Share Facebook Twitter Google + LinkedIn Pinterest Threonine is an indispensable amino acid, which is often provided in supplement form in swine diets. With U.S. production of crystalline amino acids increasing, more co-products from amino acid production are becoming available, and these co-products can also be fed to pigs. Researchers at the University of Illinois are investigating a co-product of synthetic threonine as a lower-cost alternative protein source to fish meal.“To create synthetic threonine, you ferment a carbohydrate substrate using selected strains of bacteria, then extract the crystalline L-threonine from the fermentation product,” said Hans H. Stein, a professor of animal sciences at U of I. “The biomass that’s left over, even though most of the threonine has been extracted, is still rich in amino acids. If those amino acids are well digested by pigs, this could be a good source of protein.”Stein and his fellow researchers conducted two experiments comparing threonine biomass with fish meal. In the first experiment, they determined the concentration and digestibility of protein and amino acids in both ingredients. Threonine biomass contained 81.8% crude protein on an as-fed basis, compared with 65.6% crude protein in fish meal. The standardized ileal digestibility was greater in threonine biomass than in fish meal for crude protein, as well as for all indispensable amino acids except tryptophan. Overall, the average digestibility of amino acids in threonine biomass was 83.5%, compared with 72.3% for fish meal.In the second experiment, Stein’s team determined that threonine biomass contained about 25% more digestible and metabolizable energy than fish meal. On a dry matter basis, threonine biomass contained 4,935 kcal per kilogram of digestible energy and 4,335 kcal per kilogram of metabolizable energy, versus 3,957 and 3,508 kcal per kilogram respectively in fish meal.“The results from these studies indicate that threonine biomass can be used as an alternative to fish meal, and possibly other animal proteins, in diets for weanling pigs,” Stein said.The study, “Amino acid digestibility and concentration of digestible and metabolizable energy in a threonine biomass product fed to weanling pigs,” was co-authored by Ferdinando Almeida and Rommel Sulabo. The study was funded by Archer Daniel Midland Company, Decatur, Ill., and was published in a recent volume of the Journal of Animal Science. It is available online at https://www.animalsciencepublications.org/publications/jas/articles/92/10/4540.
Share Facebook Twitter Google + LinkedIn Pinterest The American Farm Bureau Foundation for Agriculture and the International Food Information Council Foundation have launched an updated version of “Bringing Biotechnology to Life.” This free educational resource for educators follows the principles of project-based learning to teach about plant biotechnology and its role in food production through eight sequential lessons and a culminating research and public presentation module. The updated resource addresses national learning standards for seventh through 10th grade students and asks the following questions:What is DNA?How can we examine DNA?What is selective breeding?What is biotechnology?How is biotechnology used?How do researchers compare DNA?Where would we be without GMOs?Where is biotechnology headed?“Using advancements in technology, agriculturalists are striving to feed more people with fewer resources,” said Christy Lilja, executive director of the American Farm Bureau Foundation for Agriculture. “Biotechnology is one of these advancements. It’s important that our resources continue to reflect these advancements in technology, which is why we are excited to launch the third version of Bringing Biotechnology to Life. We want to help consumers understand the role that biotechnology plays in agriculture and our lives. Through this resource, we’re empowering students to make informed decisions about the practical uses of biotechnology in their world today.”Bringing Biotechnology to Life was launched at the World Food Prize 2015 Borlaug Dialogue international symposium. Version 2.0 was released in 2016 and included the addition of student pre/post assessments, accommodations for students struggling to meet performance expectations and enrichments for students who have already met performance expectations, strategies for English language learners, connections to students’ home and community, and enhanced self-reflection tools and rubrics for assessment.“Data from our consumer research shows that despite a low level of knowledge, a large number (47%) of consumers say they avoid foods produced with GMO technology,” said Joseph Clayton, CEO of the International Food Information Council Foundation. “This reflects an immediate need for science education from an early age. We are happy to collaborate with the Foundation on this important resource.”The Bringing Biotechnology to Life Version 3.0 learning kit is available for download at no cost at https://www.agfoundation.org/bringing-biotech-to-life/ and https://foodinsight.org/bringing-biotechnology-to-life-an-educational-resource-for-grades-7-10/.The mission of the American Farm Bureau Foundation for Agriculture (http://agfoundation.org) is to build awareness, understanding and a positive public perception of agriculture through education. The International Food Information Council Foundation is dedicated to the mission of effectively communicating science-based information on health, food safety and nutrition for the public good. The IFIC Foundation is supported primarily by the broad-based food, beverage and agricultural industries. Visit http://www.foodinsight.org to learn more.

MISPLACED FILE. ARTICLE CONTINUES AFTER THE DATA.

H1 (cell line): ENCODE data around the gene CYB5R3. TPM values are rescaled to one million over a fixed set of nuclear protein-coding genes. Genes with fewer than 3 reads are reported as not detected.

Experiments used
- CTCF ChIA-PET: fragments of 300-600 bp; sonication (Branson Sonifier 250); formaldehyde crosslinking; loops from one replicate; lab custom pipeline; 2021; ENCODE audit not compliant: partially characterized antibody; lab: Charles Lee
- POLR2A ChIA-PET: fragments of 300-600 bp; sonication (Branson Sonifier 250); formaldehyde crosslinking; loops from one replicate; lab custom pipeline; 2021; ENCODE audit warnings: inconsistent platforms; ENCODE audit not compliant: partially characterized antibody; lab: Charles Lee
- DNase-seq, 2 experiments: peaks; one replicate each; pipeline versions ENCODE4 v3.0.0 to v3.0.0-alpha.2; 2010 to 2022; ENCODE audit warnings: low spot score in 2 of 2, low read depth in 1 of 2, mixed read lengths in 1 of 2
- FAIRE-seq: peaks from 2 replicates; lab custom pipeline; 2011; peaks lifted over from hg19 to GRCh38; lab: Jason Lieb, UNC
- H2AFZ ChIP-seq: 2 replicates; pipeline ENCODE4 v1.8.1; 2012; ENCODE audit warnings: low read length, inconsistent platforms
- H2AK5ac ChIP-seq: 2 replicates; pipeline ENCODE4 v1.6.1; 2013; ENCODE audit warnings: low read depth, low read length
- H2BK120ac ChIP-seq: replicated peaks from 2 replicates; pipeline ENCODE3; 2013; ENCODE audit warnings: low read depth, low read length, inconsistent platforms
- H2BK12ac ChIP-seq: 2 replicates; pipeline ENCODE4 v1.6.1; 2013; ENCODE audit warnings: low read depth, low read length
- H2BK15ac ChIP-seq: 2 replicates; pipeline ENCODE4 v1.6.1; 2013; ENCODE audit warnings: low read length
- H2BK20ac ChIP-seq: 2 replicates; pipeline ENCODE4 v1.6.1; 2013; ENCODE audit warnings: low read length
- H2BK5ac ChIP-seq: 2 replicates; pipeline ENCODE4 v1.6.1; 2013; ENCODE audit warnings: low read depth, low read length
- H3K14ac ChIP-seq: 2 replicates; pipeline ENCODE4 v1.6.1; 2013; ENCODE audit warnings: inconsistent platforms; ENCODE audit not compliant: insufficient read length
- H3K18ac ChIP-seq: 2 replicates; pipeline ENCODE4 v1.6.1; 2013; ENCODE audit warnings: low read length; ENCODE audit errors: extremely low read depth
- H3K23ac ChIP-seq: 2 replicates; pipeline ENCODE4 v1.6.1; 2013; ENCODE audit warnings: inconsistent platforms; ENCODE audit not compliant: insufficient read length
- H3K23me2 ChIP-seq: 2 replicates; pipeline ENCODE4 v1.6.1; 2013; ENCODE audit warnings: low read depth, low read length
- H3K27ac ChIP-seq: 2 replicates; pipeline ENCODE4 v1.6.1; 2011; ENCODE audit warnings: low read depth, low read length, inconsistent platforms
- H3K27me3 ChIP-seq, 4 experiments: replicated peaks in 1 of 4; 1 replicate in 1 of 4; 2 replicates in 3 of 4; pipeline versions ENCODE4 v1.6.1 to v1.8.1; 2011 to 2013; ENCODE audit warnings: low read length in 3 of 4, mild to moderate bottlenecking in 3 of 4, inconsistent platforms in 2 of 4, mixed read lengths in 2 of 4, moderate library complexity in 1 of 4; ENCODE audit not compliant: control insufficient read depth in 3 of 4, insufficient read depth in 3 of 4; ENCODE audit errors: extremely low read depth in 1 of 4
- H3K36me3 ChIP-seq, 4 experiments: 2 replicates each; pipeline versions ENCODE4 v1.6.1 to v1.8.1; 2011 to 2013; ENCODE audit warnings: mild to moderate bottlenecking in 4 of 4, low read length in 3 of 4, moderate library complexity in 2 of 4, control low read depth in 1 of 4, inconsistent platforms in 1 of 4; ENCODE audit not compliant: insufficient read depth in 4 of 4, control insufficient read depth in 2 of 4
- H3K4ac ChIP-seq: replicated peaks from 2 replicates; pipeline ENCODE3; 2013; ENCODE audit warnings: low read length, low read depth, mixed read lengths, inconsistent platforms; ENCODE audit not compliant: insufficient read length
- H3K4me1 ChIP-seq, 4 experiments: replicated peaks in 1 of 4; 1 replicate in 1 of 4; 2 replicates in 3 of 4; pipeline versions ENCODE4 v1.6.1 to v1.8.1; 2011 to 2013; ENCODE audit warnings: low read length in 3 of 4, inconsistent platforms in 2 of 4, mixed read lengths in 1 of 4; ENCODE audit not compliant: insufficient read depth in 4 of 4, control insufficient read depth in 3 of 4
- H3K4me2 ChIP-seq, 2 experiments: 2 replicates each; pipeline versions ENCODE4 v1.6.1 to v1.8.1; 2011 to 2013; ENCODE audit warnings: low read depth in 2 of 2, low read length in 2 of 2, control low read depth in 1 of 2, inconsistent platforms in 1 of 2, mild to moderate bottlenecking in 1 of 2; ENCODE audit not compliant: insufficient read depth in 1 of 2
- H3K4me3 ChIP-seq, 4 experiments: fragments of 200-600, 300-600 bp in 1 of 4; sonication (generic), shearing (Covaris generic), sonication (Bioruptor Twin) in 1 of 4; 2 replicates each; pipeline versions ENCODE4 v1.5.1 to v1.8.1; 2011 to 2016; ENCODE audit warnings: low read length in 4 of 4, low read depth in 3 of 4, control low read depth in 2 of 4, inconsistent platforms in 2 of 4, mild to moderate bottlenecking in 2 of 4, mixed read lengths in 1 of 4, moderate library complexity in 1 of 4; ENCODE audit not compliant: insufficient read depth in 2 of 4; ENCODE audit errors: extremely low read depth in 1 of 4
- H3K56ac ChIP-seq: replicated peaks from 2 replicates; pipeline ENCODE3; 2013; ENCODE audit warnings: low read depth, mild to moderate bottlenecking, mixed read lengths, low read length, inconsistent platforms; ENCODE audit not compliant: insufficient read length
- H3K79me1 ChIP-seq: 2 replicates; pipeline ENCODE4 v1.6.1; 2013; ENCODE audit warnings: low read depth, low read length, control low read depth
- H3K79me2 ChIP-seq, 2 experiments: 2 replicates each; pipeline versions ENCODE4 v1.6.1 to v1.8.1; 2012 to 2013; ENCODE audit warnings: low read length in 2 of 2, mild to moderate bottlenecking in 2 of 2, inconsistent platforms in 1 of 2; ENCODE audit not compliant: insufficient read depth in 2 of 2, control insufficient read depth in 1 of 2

Today is the 18th death anniversary of Captain Vikram Batra, a Param Vir Chakra winner who led a troop and lost his life in the Kargil War.Here are a few things to know about the valiant soldier.WHO IS VIKRAM BATRA?Vikram Batra was an officer of Indian Army born on September 9, 1974, in Palampur, Himachal Pradesh.He got his primary education from his mother, and then went to DAV public school. He was known for his sport skills in school and also played table tennis at national level.At college, he joined the National cadet corps (NCC), and then began his journey to serve the nation.After Batra joined the India Military Academy, he was commissioned as a lieutenant.At the young age of 24, Batra lost his life in a battle of the Kargil War against Pakistan. He was posthumously awarded the prestigious Param Vir Chakra. KARGIL WAR, 1999Batra’s first posting was in the town of Sapore in Jammu and Kashmir’s Baramulla district. He was in line to be shifted to Shahjahanpur in Uttar Pradesh.But then, came the 1999 war, and Batra was deployed in Kargil, Jammu and Kashmir.On June 19, Captain Batra’s troop snatched point 5140 from right under Pakistan’s nose during heavy shelling. This point was very important for Indian Army’s victory in the war.In the early hours of July 7, he was commanding a mission to rescue an injured officer during which he pushed aside his Subedar, asking him to step aside because he has children.Moments after taking the Suberdar’s place, Batra was killed.advertisementIn his honour, the Indian Army uses his name in constructions and cantonments.THE FEARLESS HERO After capturing point 5140, Captain Vikram volunteered for the next mission to recapture point 4875, which was 17,000 feet above the sea level and 80 degree steep.He used the slogan “Ye dil maange more” to communicate mission successes. Batra was known in his regiment for his courage and valour. He was often referred to as “Sher Shah” in the intercepted messages of the Pakistan Army.In the 2003 movie, LOC Kargil, which was made as a tribute to the soldiers of the Kargil War, Abhishek Bachchan’s character is said to have been based on Captain Batra He once said to a friend, “I’ll either come back after raising the Indian flag in victory or return wrapped in it, but I will come for sure.”